Great for: Character-driven writers and stories where the focus is on the characters and how they grow. It’s also good for stories with strong character arcs that illustrate themes or explore human nature.

3. Follow the Individual Arcs

If plotting out an entire novel seems daunting, try taking it in smaller chucks. Plots forms arcs—beginning > middle > ending. The steps of the plot follow this same structure, so plotting your novel one small arc at a time allows you to move forward without having to figure out what happens farther into the novel.

If you think about your novel in small story arcs, start with your opening scene (or favorite moment–no one says you have to plot in order). Figure out where that leads and how that problem is solved. Once your protagonist finishes that arc, take the next problem and do the same thing. Look at your various arcs and determine how they link together to tell your larger tale.

Great for: Pantsers who don’t want to know how everything works out ahead of time. It’s also good for writers who imagine their stories in vignettes and prefer to write the scenes that excite them the most first.

4. Follow the Mystery

Some plots exist solely to answer a question, such as, “Who killed the baker?” Exploring the story questions of who, how, and why create the key moments of the plot. The plot exists to reveal a secret or find a truth, and the characters work with–and against–each other to that end.

If you have a mystery plot, start with the mystery and decide what questions the protagonist will have to ask to solve that mystery. Who will she need to talk to? Where will she need to go? What lies might she encounter? What half-truths might distract her?

Great for: Writers who enjoy the puzzle side of plotting, and who want to keep readers in the dark as long as possible. It’s also good for genres such as mysteries or suspense, where the focus in on the mystery more than the characters.

5. Follow the Emotion

For novels that are all about the emotions (such as romances), the plot focuses on the relationships and how the characters interact. The key turning points of the plot will be emotional ones, usually denoting important steps in that relationship or internal growth (or lack thereof).

If you have an emotional story, start with your characters and how they feel, and explore how their emotions will change. Who are the people contributing to their lives? How do those people affect their emotional states? What emotion do they wish to get rid of? How do they want to feel?

Great for: Writers who want to explore relationships and how people interact. It’s also good for romances or any story that seeks to explore an emotional truth.

There’s no right way to write, so don’t worry if your process follows a different path than most. If an aspect of a story appeals to you and inspires you to write that story, let it guide you to the perfect plot the way you like to write.

Share With Us

What kind of writer are you?

———– 

About the Author: Janice Hardy is the award-winning author of The Healing Wars trilogy and the Foundations of Fiction series, including Planning Your Novel: Ideas and Structure, a self-guided workshop for planning or revising a novel, the companion Planning Your Novel Workbook, Revising Your Novel: First Draft to Finished Draft, and the first book in her Skill Builders Series, Understanding Show, Don’t Tell (And Really Getting It). She’s also the founder of the writing site, Fiction University. For more advice and helpful writing tips, visit her at www.fiction-university.com or @Janice_Hardy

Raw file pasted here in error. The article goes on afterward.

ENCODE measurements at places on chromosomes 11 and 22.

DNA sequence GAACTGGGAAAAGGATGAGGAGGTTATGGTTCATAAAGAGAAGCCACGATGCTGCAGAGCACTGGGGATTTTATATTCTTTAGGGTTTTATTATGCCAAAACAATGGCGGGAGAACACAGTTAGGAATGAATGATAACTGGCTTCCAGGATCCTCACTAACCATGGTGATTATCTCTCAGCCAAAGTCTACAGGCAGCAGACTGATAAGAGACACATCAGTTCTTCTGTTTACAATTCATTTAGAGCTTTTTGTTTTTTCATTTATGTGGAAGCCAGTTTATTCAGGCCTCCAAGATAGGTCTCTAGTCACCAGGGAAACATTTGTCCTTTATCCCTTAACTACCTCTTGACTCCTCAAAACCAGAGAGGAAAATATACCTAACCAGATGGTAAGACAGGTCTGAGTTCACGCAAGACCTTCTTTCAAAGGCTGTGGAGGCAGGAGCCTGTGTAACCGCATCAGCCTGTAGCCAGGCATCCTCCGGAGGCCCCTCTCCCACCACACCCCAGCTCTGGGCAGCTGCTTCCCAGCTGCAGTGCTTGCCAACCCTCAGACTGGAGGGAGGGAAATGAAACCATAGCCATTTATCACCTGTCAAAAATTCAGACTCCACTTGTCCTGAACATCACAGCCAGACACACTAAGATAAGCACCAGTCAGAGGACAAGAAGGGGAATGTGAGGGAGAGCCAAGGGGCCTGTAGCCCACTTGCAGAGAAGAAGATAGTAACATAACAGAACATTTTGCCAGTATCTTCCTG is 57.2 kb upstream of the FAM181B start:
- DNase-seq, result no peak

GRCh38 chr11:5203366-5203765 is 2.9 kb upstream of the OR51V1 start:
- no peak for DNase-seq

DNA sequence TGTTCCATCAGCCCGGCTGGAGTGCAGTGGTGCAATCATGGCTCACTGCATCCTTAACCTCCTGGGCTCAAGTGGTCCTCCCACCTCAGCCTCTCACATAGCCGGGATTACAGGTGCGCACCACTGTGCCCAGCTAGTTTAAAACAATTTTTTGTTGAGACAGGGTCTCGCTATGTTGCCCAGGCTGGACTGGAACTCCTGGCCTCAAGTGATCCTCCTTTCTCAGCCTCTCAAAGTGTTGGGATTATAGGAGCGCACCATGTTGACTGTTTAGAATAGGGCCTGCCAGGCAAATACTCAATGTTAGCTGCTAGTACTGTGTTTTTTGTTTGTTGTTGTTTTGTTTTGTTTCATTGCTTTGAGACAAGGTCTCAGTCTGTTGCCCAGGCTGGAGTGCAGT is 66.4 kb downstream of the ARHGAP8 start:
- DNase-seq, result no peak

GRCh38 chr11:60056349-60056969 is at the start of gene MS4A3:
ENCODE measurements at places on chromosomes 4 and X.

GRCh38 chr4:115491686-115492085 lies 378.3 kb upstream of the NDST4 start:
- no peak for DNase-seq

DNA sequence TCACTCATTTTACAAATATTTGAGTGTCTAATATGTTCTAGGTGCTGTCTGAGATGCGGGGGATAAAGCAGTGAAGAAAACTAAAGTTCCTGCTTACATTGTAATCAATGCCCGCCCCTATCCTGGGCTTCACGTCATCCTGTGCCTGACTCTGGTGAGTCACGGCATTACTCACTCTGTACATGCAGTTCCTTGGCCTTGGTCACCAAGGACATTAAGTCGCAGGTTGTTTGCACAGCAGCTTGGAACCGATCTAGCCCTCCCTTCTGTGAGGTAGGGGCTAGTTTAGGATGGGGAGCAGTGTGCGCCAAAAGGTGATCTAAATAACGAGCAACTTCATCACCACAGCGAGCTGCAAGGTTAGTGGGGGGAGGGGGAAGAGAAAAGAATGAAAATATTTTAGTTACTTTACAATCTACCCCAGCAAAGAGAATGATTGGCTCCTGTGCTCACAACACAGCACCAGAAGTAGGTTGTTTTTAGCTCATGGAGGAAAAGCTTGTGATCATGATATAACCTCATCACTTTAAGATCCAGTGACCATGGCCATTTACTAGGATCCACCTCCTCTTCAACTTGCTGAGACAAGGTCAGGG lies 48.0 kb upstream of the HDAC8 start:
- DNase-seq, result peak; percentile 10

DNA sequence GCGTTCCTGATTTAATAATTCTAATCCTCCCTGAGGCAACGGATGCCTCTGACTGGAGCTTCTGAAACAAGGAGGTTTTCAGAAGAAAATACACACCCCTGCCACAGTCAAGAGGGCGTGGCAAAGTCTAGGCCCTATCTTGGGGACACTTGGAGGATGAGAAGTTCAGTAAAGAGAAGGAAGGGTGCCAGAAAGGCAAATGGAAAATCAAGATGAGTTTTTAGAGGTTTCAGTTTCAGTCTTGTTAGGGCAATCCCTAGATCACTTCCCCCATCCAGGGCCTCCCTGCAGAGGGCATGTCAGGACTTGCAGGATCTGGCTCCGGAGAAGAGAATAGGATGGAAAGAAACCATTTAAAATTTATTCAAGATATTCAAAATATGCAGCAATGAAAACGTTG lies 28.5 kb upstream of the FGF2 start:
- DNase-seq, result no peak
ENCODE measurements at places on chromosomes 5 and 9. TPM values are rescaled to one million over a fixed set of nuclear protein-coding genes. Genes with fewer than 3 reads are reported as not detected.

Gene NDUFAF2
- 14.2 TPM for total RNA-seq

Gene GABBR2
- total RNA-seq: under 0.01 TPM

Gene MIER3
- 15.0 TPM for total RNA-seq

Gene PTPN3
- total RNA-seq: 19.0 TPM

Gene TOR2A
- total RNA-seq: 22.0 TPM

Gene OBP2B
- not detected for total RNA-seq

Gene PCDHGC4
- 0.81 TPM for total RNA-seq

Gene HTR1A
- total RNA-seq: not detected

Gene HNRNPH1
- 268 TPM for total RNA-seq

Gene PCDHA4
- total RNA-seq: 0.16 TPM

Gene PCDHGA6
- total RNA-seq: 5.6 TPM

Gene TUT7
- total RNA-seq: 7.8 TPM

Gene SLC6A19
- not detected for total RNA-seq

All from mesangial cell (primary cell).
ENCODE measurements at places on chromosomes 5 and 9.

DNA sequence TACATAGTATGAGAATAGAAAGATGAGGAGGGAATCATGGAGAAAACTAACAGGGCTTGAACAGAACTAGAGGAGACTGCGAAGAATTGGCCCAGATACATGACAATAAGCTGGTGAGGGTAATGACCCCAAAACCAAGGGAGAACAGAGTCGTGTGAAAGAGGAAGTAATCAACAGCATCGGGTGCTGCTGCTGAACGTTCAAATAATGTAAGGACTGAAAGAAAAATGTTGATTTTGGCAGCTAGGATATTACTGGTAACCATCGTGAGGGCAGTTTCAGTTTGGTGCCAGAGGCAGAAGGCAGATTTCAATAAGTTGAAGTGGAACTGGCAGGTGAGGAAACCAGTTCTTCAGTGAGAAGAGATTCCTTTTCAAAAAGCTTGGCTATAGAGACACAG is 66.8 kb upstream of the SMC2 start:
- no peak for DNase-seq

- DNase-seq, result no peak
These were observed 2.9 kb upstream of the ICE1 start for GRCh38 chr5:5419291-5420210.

pynw-2x3Looking for tips on plotting your novel? Check out my book, Planning Your Novel: Ideas and Structure, a series of self-guided workshops that help you develop your idea into a novel. For a hands-on approach, try my Planning Your Novel Workbook.  Revising your novel? Check out my newest book, Revising Your Novel: First Draft to Finished Draft.

Website | Facebook | Twitter | Goodreads | Amazon | Barnes & Noble | iTunes | Indie Bound

Win a 10-Page Critique From Janice Hardy

Three Books. Three Months. Three Chances to Win.

To celebrate the release of my newest writing books, I’m going on a three-month blog tour–and each month, one lucky winner will receive a 10-page critique from me.

It’s easy to enter. Simply visit leave a comment and enter the drawing via Rafflecopter. At the end of each month, I’ll randomly choose a winner.

a Rafflecopter giveaway

How To Master Story Structure In 3 Steps

It took me 5 full years of doing what I’m going to explain to you in this article before I finally felt like I had mastered story structure. Now I’d argue that you never really master structure–or craft–because there’s always something new to learn.

But I finally got to a point where I could pick structure out in a movie without having to watch it a hundred times, and I could actually use structure in my own stories and make it work (I published my first novel, SoundCheck, last June, and my new one is tentatively set for a December launch).

The other day I was thinking about what it took for me to really learn and master structure. And there were three things that stood out to me:

1. I Studied Craft Religiously

Rather than just read a book and set it aside, I actually read Larry Brooks’ book, Story Engineering (and first, as an eBook called, Story Structure–Demystified) on the daily. Not the whole book, but I was always picking it up and reading sections from it (although I do read the whole book annually and reference it all the time).

I wanted to not only memorize the definitions of the plot points, but I also wanted to memorize what the mission of each plot point was, and what its purpose was in the story.

Super important to know this stuff front and back, otherwise you may misunderstand structure and not be able to use it properly. Which might not seem that bad, but it will be a death sentence for your stories.

2. I Watched Tons of Movies and Deconstructed Them